Investing in UX is not only of interest to consumer product businesses. A good UX investment that has been properly executed has the ability to remove inefficiencies, save resources, and uncover gaps in your business model or technology. If your products are being used by large institutions or enterprise, then your approach to UX should be tailored to those customers. While there is a lot in common with selling directly to consumers, when selling a B2B solution, there are other considerations to keep in mind. If driving patient engagement, improving aviation safety, or managing complex networks for less technical users is a goal, you need to remember user experience is the experience of a large set of different users interacting with each other and your software – not just a “single” user.
In this situation, UX design has a lot in common with systems modelling and design. In fact, often pragmatically what you are doing is trying to optimize the efficiency and effectiveness of certain users to optimize the system as a whole. A lot of consumer-oriented design principles and approaches still apply, but there are other considerations as well.
But let’s take a step back – if you’re considering making a UX investment for your enterprise solution, you want to make sure you do it right. And to do this, you first need to understand what exactly UX is and the ways that it can make your solution more successful.
What is UX and UI?
A user experience is the result of multiple physical and cognitive touchpoints that a user undergoes when interacting with a system, with the system of interest being your service and/or product. For a large system there are many different users, and many different experiences. In a hospital, this might be doctors, nurses, administrators. Experiences come in different forms – it could be the experience they have using your product, installing your product, getting support and anything in between.
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With a multi-faceted team, a UX designer deliberately designs components of the system (or product) that influence the overall experience a user has with such system. These components could include how information is structured, the “flow” of screens in the product, the nature of a transition between a digital experience and an in-person experience, or even content and tips for a customer service rep – all of which can either facilitate a positive or negative experience for someone interacting with your product or business. Anything that could possibly influence the user experience is designed, explicitly by the UX designer and with input from the rest of the product team.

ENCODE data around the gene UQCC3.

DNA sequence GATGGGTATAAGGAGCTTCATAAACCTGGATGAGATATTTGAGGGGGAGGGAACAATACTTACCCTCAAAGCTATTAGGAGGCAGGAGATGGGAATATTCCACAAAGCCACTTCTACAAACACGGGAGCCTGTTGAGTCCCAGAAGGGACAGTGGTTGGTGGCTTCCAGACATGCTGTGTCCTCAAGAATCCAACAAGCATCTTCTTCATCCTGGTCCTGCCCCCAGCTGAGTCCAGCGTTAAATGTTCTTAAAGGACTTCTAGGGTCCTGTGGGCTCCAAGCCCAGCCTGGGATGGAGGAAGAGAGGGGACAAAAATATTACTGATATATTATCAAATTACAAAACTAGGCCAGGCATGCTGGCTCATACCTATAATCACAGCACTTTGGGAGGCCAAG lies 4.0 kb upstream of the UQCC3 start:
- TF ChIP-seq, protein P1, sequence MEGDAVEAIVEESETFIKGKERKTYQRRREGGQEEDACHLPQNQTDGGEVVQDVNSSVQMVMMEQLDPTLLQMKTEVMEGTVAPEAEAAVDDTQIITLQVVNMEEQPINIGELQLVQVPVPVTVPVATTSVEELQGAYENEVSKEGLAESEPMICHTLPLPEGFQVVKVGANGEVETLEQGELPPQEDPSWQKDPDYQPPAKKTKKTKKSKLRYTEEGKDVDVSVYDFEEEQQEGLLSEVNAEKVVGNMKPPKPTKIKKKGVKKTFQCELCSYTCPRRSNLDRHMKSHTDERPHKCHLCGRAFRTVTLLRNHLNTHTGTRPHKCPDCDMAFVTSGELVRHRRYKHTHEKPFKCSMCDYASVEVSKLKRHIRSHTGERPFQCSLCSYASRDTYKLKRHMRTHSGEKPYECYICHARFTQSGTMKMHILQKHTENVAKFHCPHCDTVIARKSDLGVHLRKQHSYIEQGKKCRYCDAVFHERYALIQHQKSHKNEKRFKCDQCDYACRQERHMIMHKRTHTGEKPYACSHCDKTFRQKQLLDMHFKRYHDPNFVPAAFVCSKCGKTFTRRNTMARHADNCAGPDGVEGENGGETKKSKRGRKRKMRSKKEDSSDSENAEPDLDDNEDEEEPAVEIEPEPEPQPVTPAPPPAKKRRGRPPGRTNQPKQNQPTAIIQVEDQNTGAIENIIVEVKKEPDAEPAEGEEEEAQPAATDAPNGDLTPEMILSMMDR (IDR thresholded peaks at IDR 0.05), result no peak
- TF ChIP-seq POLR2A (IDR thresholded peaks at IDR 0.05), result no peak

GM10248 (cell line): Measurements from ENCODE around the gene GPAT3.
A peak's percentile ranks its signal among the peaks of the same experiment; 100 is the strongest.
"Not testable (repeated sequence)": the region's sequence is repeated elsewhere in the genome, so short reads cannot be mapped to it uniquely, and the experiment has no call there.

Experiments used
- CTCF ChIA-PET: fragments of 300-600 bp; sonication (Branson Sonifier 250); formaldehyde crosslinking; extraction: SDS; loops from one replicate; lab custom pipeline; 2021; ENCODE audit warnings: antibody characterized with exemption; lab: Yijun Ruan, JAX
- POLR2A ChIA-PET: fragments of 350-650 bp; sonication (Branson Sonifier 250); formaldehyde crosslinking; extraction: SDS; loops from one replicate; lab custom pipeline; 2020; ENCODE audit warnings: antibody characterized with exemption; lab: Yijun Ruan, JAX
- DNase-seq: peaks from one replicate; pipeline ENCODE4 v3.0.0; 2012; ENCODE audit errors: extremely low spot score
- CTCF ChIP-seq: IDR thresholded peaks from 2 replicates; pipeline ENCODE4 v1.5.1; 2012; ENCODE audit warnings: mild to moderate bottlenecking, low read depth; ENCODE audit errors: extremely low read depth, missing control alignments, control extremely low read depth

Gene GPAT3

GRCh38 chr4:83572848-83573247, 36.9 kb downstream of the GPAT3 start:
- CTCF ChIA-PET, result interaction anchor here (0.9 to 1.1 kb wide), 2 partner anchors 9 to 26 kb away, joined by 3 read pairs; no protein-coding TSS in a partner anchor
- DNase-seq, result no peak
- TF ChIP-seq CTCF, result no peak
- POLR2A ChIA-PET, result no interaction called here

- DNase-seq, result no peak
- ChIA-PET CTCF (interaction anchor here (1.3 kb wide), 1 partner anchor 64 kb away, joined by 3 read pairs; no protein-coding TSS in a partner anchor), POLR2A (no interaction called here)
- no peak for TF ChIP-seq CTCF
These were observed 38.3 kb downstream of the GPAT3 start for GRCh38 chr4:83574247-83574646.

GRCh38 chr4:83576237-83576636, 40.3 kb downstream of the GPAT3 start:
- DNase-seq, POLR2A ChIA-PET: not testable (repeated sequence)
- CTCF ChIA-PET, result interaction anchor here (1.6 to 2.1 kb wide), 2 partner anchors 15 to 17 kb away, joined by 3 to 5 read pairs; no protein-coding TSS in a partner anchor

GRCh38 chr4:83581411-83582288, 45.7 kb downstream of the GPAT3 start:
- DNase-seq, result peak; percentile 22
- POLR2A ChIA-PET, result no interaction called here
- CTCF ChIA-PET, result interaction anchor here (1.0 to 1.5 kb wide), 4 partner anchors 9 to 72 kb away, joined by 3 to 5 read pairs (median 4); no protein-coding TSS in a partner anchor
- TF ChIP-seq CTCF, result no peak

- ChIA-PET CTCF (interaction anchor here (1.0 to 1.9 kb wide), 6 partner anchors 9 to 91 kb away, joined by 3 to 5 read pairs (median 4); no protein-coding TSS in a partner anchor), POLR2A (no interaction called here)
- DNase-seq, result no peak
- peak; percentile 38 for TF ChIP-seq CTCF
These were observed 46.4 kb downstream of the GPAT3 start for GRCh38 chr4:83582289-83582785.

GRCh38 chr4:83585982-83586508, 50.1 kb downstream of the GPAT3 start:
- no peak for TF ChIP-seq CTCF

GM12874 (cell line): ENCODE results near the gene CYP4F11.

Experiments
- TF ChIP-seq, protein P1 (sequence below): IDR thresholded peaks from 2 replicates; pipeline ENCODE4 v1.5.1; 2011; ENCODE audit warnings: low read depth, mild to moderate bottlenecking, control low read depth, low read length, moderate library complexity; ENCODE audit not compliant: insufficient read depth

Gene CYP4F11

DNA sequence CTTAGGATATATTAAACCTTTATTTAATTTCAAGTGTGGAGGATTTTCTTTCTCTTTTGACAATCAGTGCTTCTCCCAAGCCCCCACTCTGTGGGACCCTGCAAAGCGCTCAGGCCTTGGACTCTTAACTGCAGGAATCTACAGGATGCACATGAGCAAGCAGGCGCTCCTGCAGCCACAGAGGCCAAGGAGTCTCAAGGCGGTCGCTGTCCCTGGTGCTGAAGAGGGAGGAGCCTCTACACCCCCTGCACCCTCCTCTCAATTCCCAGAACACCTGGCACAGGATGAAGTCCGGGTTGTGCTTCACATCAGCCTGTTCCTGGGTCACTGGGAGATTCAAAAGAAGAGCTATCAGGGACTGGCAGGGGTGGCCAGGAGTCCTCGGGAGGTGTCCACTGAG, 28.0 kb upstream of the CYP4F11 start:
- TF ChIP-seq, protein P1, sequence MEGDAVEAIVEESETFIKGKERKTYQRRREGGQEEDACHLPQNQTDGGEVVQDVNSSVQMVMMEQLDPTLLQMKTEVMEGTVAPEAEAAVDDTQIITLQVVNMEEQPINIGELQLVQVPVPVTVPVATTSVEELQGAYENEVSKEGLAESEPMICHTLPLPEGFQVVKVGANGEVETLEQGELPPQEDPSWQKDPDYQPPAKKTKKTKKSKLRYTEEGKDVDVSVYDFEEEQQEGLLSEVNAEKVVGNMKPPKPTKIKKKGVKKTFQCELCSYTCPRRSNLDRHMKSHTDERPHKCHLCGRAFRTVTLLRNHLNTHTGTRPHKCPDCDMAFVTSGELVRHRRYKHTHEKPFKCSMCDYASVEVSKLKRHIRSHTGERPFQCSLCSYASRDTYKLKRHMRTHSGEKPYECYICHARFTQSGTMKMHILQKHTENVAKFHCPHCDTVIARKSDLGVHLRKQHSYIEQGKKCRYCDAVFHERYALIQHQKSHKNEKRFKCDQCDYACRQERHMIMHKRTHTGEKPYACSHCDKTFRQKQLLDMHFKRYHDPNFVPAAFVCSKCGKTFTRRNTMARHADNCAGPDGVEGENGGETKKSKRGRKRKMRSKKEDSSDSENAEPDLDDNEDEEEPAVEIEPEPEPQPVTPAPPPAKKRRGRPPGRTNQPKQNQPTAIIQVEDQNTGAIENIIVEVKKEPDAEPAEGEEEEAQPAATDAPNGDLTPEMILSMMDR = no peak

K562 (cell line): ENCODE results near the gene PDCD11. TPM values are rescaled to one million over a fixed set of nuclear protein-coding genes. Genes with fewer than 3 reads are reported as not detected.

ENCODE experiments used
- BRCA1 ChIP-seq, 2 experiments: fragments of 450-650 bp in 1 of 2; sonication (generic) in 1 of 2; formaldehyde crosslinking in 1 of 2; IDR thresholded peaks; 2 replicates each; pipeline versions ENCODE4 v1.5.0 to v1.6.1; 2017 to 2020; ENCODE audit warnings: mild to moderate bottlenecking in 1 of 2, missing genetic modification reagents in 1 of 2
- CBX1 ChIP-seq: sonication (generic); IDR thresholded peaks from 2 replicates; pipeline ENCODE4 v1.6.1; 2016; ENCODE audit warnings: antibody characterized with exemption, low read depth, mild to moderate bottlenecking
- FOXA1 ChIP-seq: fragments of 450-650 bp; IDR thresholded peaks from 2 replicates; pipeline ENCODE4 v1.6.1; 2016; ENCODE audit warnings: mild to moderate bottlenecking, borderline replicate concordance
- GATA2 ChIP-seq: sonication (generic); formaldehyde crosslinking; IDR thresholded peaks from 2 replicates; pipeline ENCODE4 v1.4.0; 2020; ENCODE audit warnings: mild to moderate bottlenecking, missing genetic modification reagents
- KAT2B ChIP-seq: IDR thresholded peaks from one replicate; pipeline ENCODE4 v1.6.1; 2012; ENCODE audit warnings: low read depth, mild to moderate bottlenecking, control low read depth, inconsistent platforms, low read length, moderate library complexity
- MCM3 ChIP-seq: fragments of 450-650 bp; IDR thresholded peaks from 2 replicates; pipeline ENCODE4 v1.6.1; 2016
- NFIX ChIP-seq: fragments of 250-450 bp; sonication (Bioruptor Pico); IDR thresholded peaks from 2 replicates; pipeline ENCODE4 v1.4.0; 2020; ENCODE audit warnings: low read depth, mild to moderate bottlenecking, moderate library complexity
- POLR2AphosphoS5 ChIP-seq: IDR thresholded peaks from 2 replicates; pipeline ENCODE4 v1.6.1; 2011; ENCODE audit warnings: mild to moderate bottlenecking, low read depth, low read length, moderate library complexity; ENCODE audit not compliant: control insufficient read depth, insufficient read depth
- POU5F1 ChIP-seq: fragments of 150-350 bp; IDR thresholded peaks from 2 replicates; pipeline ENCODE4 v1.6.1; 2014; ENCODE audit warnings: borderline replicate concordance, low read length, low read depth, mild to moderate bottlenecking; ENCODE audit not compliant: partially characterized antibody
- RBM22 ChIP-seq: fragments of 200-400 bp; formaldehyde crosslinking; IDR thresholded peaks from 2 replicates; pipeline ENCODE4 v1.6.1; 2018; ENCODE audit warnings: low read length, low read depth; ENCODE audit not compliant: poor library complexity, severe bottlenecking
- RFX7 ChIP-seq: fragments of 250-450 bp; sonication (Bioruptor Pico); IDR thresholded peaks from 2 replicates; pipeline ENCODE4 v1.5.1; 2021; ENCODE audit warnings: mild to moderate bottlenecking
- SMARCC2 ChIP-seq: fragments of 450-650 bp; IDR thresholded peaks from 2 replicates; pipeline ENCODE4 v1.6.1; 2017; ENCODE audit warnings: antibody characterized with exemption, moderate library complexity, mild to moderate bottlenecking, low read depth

UI, on the other hand, is a component of UX that typically involves altering the layout, content, and micro-interactions of screens. It can be, and often is, critical to creating successful user experiences, but it doesn’t make up UX entirely. This is why the term UX design cannot be used interchangeably with UI (user interface) design. UX involves interactions of a person with any other person or any other technology (not just “screens” – includes voice interaction, for instance) in the system you are looking at. And those interactions need to be designed intentionally, or they can’t be optimized. Just like technical experts optimize a system to, for instance, share data quickly, UX designers optimize systems so that people are efficient and enjoy themselves when interacting with your product.
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How Will Investing in UX Impact my Business?
Not all those experiences and outcomes will have equal value to the overall business value of your product. If your business is considering investing in UX, you should understand that UX designers are system designers whose goal is to optimize the aspects of your system that involve your customers’ interactions. Think of UX designers as a key resource that can be used to increase your customers’ level of satisfaction, efficiency, or effectiveness with your product or service.
Buyers within organizations will pay to increase efficiency, effectiveness, satisfaction or a combination of these things. Inefficiencies, ineffectiveness, or low satisfaction are examples of customer frustrations that stem from poor UX design and could result in the loss of user interest or product adoption, improper use of the product, miscommunication, and possibly a lost customer.
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Using tools and techniques such as ethnographic research, personas, usage scenarios, customer journey mapping, information architecture, usability testing, visual comps and more, UX experts can optimize areas of customer interaction to meet your business goals (ie increasing revenue, driving patient engagement, simplifying product usage).
Now that you understand what UX design really is and its potential to transform your solution, the next step is to articulate a reasonable business case to invest in this kind of system optimization. This is a topic we’ll explore in future articles. If you’re interested in learning more about how investing in UX can improve your product and impact your business, reach out to our team of experts.
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